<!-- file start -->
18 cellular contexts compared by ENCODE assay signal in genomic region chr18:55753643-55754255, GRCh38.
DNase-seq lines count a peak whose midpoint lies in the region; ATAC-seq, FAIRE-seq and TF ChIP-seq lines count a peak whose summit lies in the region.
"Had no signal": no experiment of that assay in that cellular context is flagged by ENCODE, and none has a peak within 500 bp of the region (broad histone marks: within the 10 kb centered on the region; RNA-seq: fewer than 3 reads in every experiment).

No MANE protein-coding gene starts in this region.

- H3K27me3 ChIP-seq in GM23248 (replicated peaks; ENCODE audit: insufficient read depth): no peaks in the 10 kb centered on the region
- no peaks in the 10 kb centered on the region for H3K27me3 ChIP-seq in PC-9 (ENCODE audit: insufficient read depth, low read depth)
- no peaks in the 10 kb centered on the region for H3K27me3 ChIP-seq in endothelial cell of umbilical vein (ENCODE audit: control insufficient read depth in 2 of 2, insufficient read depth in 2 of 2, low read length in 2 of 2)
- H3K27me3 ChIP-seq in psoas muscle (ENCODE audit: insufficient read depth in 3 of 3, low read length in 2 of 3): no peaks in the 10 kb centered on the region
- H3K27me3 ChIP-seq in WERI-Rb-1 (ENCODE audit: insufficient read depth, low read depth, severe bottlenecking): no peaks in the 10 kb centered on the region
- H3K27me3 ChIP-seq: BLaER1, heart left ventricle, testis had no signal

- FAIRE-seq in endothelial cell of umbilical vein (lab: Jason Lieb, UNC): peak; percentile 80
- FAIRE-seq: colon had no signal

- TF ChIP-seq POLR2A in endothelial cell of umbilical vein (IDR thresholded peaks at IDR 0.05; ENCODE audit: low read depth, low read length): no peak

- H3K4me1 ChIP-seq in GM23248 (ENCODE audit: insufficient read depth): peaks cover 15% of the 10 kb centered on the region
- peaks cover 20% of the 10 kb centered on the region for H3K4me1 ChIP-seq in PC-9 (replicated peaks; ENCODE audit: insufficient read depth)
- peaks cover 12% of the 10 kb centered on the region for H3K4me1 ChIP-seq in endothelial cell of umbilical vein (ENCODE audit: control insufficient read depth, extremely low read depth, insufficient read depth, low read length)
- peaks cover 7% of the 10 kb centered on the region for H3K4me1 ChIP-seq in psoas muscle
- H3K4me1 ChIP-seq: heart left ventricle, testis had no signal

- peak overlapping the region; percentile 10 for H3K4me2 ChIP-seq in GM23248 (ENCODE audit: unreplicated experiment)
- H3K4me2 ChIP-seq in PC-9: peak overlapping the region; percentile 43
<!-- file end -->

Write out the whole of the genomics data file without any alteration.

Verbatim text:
18 cellular contexts compared by ENCODE assay signal in genomic region chr18:55753643-55754255, GRCh38.
DNase-seq lines count a peak whose midpoint lies in the region; ATAC-seq, FAIRE-seq and TF ChIP-seq lines count a peak whose summit lies in the region.
"Had no signal": no experiment of that assay in that cellular context is flagged by ENCODE, and none has a peak within 500 bp of the region (broad histone marks: within the 10 kb centered on the region; RNA-seq: fewer than 3 reads in every experiment).

No MANE protein-coding gene starts in this region.

- H3K27me3 ChIP-seq in GM23248 (replicated peaks; ENCODE audit: insufficient read depth): no peaks in the 10 kb centered on the region
- no peaks in the 10 kb centered on the region for H3K27me3 ChIP-seq in PC-9 (ENCODE audit: insufficient read depth, low read depth)
- no peaks in the 10 kb centered on the region for H3K27me3 ChIP-seq in endothelial cell of umbilical vein (ENCODE audit: control insufficient read depth in 2 of 2, insufficient read depth in 2 of 2, low read length in 2 of 2)
- H3K27me3 ChIP-seq in psoas muscle (ENCODE audit: insufficient read depth in 3 of 3, low read length in 2 of 3): no peaks in the 10 kb centered on the region
- H3K27me3 ChIP-seq in WERI-Rb-1 (ENCODE audit: insufficient read depth, low read depth, severe bottlenecking): no peaks in the 10 kb centered on the region
- H3K27me3 ChIP-seq: BLaER1, heart left ventricle, testis had no signal

- FAIRE-seq in endothelial cell of umbilical vein (lab: Jason Lieb, UNC): peak; percentile 80
- FAIRE-seq: colon had no signal

- TF ChIP-seq POLR2A in endothelial cell of umbilical vein (IDR thresholded peaks at IDR 0.05; ENCODE audit: low read depth, low read length): no peak

- H3K4me1 ChIP-seq in GM23248 (ENCODE audit: insufficient read depth): peaks cover 15% of the 10 kb centered on the region
- peaks cover 20% of the 10 kb centered on the region for H3K4me1 ChIP-seq in PC-9 (replicated peaks; ENCODE audit: insufficient read depth)
- peaks cover 12% of the 10 kb centered on the region for H3K4me1 ChIP-seq in endothelial cell of umbilical vein (ENCODE audit: control insufficient read depth, extremely low read depth, insufficient read depth, low read length)
- peaks cover 7% of the 10 kb centered on the region for H3K4me1 ChIP-seq in psoas muscle
- H3K4me1 ChIP-seq: heart left ventricle, testis had no signal

- peak overlapping the region; percentile 10 for H3K4me2 ChIP-seq in GM23248 (ENCODE audit: unreplicated experiment)
- H3K4me2 ChIP-seq in PC-9: peak overlapping the region; percentile 43